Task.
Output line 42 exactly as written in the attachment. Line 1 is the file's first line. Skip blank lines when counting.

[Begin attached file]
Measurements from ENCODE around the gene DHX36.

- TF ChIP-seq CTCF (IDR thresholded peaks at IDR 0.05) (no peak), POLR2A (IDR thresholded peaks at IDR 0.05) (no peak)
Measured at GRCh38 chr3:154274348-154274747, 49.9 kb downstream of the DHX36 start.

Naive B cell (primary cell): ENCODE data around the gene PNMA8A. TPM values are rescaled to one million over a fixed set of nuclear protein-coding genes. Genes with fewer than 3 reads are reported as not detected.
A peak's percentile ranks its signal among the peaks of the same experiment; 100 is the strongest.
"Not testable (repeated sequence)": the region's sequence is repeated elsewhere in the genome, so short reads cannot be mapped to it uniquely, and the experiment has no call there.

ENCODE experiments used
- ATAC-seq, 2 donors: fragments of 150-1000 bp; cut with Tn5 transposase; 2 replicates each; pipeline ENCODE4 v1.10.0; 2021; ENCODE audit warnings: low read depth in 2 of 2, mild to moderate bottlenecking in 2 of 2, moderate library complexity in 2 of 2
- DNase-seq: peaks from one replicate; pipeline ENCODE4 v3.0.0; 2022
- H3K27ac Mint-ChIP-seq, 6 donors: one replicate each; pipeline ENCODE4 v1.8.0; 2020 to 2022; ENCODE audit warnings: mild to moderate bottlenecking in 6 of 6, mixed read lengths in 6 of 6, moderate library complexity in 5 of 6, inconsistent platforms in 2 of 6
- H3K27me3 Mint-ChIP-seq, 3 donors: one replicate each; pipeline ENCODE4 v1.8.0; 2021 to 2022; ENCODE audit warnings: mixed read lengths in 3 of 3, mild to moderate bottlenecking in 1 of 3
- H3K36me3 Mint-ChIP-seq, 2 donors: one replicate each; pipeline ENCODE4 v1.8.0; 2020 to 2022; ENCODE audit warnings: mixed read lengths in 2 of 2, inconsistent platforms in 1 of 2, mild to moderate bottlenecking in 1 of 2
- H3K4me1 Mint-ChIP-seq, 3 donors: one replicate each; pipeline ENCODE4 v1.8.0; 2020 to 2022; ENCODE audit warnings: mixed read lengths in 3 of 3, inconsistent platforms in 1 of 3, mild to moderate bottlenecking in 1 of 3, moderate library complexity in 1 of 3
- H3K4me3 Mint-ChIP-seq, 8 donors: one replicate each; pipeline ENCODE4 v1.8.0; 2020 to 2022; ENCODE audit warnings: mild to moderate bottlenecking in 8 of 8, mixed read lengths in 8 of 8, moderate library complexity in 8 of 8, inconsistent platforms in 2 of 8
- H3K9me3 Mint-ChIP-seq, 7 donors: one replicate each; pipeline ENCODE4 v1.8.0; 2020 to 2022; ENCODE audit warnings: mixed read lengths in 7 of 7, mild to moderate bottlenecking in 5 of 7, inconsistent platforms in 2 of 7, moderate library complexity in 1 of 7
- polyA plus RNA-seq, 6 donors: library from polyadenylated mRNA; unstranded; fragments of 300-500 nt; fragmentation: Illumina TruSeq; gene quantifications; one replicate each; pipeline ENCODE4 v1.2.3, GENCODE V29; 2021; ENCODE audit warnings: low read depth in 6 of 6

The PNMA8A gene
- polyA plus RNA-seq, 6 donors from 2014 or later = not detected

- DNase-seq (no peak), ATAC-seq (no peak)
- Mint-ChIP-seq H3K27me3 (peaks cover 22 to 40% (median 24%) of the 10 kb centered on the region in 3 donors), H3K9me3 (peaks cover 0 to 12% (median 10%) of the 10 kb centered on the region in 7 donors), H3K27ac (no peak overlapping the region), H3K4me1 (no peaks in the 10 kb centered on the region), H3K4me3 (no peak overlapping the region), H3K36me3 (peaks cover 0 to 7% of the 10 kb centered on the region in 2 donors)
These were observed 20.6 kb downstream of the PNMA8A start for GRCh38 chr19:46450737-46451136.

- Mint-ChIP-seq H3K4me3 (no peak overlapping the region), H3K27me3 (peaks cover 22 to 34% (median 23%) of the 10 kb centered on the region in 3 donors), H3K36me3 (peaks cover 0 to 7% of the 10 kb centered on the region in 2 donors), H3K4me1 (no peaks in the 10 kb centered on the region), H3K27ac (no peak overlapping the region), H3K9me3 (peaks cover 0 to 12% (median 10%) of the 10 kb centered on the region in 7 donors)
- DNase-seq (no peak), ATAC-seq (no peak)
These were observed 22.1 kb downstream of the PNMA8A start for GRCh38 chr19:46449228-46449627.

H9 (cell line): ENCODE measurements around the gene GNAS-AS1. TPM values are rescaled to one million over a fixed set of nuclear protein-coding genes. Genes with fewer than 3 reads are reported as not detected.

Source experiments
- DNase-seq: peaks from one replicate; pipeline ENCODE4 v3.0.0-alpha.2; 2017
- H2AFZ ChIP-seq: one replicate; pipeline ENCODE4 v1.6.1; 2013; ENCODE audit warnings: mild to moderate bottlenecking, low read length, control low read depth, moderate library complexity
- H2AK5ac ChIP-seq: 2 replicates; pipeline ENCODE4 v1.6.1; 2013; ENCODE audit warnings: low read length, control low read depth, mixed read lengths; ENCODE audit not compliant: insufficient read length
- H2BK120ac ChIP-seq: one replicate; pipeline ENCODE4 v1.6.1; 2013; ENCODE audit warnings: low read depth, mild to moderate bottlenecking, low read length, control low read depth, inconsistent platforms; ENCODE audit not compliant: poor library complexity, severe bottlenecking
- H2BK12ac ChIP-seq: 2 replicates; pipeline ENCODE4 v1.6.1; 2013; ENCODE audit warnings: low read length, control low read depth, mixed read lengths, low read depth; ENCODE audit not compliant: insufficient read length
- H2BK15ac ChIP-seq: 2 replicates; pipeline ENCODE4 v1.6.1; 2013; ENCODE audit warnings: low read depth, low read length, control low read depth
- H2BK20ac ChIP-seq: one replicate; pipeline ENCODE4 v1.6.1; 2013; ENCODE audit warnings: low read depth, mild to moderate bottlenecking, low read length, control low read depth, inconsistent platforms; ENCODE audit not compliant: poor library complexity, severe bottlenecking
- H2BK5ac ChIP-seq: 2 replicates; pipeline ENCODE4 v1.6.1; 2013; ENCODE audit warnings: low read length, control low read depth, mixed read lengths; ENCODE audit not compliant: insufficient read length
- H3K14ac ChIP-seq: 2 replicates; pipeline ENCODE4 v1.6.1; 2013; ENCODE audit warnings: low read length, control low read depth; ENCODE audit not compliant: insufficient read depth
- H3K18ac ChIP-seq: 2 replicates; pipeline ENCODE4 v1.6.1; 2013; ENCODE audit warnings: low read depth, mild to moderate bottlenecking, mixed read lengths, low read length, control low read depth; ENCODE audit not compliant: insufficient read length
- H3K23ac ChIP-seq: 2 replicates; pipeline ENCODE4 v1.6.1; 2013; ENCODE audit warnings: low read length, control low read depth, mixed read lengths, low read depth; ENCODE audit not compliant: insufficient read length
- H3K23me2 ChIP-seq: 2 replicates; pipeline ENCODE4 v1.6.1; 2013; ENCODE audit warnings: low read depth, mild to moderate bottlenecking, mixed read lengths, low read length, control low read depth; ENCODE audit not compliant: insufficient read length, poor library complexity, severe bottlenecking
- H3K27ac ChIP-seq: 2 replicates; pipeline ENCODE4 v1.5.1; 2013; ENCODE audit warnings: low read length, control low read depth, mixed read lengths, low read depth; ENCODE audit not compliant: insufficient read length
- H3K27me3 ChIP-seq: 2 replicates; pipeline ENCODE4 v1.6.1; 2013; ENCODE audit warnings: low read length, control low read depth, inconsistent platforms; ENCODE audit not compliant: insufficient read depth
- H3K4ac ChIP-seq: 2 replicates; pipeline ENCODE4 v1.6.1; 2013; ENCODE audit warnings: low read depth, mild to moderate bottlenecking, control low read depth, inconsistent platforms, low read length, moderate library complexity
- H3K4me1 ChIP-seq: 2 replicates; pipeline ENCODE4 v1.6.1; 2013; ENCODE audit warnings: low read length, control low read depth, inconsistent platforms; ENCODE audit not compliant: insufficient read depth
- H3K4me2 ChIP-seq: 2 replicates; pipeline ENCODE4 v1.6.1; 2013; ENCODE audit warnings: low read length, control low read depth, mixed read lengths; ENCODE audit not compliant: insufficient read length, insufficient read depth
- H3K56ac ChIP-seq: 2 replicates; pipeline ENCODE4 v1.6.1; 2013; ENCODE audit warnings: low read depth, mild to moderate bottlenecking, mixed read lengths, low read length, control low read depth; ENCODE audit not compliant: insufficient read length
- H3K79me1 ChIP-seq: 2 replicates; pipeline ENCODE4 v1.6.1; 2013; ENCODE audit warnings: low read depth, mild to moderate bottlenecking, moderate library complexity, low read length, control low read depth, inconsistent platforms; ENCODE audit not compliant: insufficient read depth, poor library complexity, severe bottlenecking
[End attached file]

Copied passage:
- H3K4me1 ChIP-seq: 2 replicates; pipeline ENCODE4 v1.6.1; 2013; ENCODE audit warnings: low read length, control low read depth, inconsistent platforms; ENCODE audit not compliant: insufficient read depth